Using the Harbor Maintenance Trust Fund for its intended purpose will end the dredging crisis on the Great Lakes declared a stone shipper at a briefing for the Great Lakes delegation in Washington, DC on April 2 hosted by Great Lakes Maritime Task Force. “We need approximately $200m to clear the dredging backlog on the Great Lakes,” said Thomas Buck, President and Chief Executive Officer of Carmeuse Lime & Stone. “The fund collects $1.1b annually, but only spends $700m. That leaves a surplus of nearly $5b. It’s time to put the ‘trust’ back in the Trust Fund.”
Carmeuse Lime & Stone operates three large stone quarries that ship via the Great Lakes. In 2008, those quarries loaded 14 million tons of aggregate and fluxstone into Great Lakes freighters. Buck used a sampling of vessel loadings to illustrate the negative impacts of the dredging crisis on Carmeuse. “In June, a vessel with a designed carrying capacity of 28,300 net tons left our plant in Calcite, Michigan, with only a little more than 24,000 tons in her holds. The dredging crisis cost us nearly 15 percent of the vessel’s carrying capacity.”
Another vessel left Carmeuse’s Cedarville, Michigan, quarry with more than 4,400 tons of carrying capacity unused. The reason vessels cannot carry full loads is decades of inadequate funding for dredging. The U.S. Army Corps of Engineers estimates it needs $200m to restore the Great Lakes navigation system to functional dimensions.
The Harbor Maintenance Trust Fund is the depository for a Federal tax levied on shipping. It has been in effect since 1987. Buck projected the dredging crisis costs Carmeuse almost two million tons of cargo each year. “The same number of vessels needed to deliver Carmeuse’s annual tonnage could deliver another 1.9 million tons of limestone and another 50,000 tons of kiln fuel if Great Lakes ports and waterways were properly dredged.”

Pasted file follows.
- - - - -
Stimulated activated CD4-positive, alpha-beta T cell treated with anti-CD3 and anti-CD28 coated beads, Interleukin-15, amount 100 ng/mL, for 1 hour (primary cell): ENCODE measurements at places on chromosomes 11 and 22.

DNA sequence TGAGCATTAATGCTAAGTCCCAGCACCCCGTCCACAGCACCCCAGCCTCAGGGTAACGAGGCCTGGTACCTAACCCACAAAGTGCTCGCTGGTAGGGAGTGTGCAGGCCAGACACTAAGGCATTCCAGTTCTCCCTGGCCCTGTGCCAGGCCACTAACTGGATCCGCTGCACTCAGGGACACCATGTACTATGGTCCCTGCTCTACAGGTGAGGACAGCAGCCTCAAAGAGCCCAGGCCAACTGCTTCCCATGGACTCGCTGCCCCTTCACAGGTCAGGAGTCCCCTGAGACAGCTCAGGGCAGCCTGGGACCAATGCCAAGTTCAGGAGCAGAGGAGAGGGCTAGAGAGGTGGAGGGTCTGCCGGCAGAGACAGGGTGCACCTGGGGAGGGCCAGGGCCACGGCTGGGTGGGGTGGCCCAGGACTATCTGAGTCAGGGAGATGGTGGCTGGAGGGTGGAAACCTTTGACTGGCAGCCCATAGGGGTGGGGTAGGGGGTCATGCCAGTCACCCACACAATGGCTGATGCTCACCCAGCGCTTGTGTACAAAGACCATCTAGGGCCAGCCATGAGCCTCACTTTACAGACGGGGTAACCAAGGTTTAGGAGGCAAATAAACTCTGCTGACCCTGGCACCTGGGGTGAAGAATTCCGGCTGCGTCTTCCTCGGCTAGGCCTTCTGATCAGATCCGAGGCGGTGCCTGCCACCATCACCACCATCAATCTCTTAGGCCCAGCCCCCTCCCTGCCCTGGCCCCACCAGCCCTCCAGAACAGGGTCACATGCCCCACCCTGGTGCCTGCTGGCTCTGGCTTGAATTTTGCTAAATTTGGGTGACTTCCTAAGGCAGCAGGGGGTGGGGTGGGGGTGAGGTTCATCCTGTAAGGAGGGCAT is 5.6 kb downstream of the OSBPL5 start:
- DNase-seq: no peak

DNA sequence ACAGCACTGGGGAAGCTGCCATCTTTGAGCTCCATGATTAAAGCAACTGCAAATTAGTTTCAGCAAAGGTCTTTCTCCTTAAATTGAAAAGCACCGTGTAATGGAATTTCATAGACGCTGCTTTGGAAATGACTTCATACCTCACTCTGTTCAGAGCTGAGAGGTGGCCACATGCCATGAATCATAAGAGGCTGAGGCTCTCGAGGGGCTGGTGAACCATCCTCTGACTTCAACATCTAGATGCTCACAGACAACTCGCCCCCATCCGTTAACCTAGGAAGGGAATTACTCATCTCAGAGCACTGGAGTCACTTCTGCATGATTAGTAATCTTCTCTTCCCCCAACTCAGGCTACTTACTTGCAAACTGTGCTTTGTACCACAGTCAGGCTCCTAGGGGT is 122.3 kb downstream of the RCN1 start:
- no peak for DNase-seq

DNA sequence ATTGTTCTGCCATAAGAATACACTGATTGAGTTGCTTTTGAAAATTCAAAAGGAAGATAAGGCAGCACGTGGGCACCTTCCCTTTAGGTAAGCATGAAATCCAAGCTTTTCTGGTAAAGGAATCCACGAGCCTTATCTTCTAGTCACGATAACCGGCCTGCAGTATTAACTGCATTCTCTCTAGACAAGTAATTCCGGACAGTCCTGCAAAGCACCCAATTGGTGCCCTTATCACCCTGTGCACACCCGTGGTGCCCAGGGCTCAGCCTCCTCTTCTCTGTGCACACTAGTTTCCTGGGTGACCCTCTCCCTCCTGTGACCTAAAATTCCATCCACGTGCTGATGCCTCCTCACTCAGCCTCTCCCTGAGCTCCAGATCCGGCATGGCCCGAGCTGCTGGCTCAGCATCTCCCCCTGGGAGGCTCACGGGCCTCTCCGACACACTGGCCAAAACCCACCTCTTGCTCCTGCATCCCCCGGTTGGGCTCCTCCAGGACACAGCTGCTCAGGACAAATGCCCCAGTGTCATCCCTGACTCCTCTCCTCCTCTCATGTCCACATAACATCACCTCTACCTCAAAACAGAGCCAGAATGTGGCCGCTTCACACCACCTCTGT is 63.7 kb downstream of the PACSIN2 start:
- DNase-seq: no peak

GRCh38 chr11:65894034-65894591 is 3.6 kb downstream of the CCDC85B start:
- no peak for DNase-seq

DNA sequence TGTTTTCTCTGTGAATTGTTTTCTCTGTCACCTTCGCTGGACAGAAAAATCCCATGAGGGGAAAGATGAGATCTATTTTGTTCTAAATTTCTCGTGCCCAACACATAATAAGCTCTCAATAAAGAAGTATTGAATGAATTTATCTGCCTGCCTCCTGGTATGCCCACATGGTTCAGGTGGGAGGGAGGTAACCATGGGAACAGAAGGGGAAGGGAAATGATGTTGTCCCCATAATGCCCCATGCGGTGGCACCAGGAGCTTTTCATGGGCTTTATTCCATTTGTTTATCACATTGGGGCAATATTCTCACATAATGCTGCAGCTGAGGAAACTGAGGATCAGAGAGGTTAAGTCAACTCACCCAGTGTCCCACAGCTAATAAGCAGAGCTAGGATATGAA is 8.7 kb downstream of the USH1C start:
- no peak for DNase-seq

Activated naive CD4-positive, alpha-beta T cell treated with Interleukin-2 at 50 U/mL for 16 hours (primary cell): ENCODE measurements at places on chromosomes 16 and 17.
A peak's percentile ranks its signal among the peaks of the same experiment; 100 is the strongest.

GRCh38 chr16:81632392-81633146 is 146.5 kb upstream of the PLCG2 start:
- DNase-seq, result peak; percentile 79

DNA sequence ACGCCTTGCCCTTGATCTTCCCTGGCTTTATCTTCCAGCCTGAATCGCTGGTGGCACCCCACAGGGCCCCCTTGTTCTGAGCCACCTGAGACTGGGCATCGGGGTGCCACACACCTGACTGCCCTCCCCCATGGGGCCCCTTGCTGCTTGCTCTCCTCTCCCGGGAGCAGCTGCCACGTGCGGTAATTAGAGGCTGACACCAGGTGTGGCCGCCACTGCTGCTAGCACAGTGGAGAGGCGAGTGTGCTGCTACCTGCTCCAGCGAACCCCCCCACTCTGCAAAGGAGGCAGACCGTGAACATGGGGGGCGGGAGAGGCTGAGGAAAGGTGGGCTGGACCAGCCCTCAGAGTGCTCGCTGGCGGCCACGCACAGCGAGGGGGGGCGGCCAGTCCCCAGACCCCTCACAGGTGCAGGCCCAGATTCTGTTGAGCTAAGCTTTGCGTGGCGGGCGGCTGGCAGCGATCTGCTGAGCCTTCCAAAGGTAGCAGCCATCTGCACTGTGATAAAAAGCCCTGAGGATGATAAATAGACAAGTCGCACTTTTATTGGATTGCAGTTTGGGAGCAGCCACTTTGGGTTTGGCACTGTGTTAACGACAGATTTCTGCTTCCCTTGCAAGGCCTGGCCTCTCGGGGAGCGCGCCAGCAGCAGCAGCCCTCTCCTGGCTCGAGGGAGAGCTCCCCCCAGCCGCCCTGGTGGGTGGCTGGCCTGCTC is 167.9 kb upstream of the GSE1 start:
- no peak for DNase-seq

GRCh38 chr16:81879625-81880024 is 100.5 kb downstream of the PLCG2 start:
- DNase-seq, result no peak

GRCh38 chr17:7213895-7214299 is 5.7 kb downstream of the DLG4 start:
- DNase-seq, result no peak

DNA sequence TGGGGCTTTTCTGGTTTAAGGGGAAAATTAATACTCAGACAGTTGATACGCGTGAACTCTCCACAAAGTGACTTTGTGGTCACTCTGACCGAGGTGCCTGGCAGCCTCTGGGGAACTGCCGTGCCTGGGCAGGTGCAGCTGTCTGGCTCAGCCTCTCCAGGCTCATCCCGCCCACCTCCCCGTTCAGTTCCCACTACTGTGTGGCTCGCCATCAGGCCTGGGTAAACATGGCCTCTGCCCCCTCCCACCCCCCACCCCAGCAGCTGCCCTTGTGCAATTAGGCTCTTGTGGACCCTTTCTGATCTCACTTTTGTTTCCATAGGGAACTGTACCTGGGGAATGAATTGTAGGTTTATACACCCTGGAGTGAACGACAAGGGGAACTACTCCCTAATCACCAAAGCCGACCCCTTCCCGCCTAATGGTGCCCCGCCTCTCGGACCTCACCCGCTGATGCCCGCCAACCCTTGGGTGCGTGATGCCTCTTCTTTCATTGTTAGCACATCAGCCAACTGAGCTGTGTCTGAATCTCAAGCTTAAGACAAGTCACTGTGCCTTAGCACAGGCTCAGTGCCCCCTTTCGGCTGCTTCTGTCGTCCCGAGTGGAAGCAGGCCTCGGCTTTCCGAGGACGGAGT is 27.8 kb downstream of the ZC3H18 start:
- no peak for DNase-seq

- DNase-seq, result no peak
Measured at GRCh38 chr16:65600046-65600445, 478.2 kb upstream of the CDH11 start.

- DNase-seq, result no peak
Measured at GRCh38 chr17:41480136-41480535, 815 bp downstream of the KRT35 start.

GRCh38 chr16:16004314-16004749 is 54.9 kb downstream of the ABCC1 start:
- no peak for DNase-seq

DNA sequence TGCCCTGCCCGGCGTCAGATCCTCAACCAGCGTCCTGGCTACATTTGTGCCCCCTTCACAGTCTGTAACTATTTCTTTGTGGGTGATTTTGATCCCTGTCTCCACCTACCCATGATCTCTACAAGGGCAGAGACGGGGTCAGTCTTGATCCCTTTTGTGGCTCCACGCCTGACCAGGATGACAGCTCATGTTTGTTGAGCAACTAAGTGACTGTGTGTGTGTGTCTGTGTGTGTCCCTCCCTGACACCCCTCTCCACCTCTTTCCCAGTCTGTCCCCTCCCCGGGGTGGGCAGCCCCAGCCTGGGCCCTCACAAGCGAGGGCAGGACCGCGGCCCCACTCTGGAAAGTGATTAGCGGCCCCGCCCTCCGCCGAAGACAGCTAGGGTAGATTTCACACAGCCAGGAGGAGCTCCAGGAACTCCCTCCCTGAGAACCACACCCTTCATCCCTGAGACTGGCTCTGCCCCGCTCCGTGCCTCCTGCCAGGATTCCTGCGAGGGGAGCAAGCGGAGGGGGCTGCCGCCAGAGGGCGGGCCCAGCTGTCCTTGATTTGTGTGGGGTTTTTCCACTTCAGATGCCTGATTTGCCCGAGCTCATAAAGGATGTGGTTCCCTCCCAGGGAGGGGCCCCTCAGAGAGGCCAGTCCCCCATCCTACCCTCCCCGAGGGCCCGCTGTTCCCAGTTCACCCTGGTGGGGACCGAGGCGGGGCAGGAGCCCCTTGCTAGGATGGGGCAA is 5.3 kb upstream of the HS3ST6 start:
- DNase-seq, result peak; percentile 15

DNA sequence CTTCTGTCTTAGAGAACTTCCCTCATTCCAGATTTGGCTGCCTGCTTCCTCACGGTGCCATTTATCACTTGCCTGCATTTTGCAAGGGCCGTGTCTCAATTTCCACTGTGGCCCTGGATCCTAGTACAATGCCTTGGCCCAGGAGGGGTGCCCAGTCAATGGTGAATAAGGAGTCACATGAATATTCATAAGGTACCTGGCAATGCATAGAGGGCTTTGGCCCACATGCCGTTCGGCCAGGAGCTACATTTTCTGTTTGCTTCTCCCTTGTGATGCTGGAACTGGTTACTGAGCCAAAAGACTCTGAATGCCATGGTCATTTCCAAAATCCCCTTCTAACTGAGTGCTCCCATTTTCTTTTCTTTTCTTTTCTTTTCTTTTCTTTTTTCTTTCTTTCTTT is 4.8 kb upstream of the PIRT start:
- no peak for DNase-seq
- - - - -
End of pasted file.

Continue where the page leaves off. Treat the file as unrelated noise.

Buck dismissed the higher water levels expected on the Great Lakes this year as any kind of solution to the dredging crisis. “The higher water levels will mitigate only a small percentage of the problem. The increases in water levels will be measured in inches, whereas vessels are losing feet of draft.”
Buck stressed the efficiencies of Great Lakes shipping are even more important today given the struggling economy. “The U.S. Army Corps of Engineers recently determined that Great Lakes shipping annually saves its customers $3.6b in transportation costs versus land-based modes. The potential savings would be much greater if the Lakes were dredged to functional dimensions.”
“Great Lakes shipping is also the most environmentally-friendly mode of transportation,” said Buck. “Ships use less fuel and produce lower emissions than trains and trucks. That’s important to Carmeuse, and in line with our efforts to find cleaner ways to run the business. We are currently using bio-diesel in much of our mobile equipment, and have modified some of our lime kilns to accommodate bio-fuels.”
Carmeuse is a major economic force in the region. It has almost 2,500 employees in North America, with 800 at Lakes operations. Payroll taxes alone top $13m a year. Buck closed by re-emphasizing there is a solution to the dredging crisis. “Congress must use the Harbor Maintenance Trust for its intended purpose – fund dredging on the Lakes and other U.S. waterways.”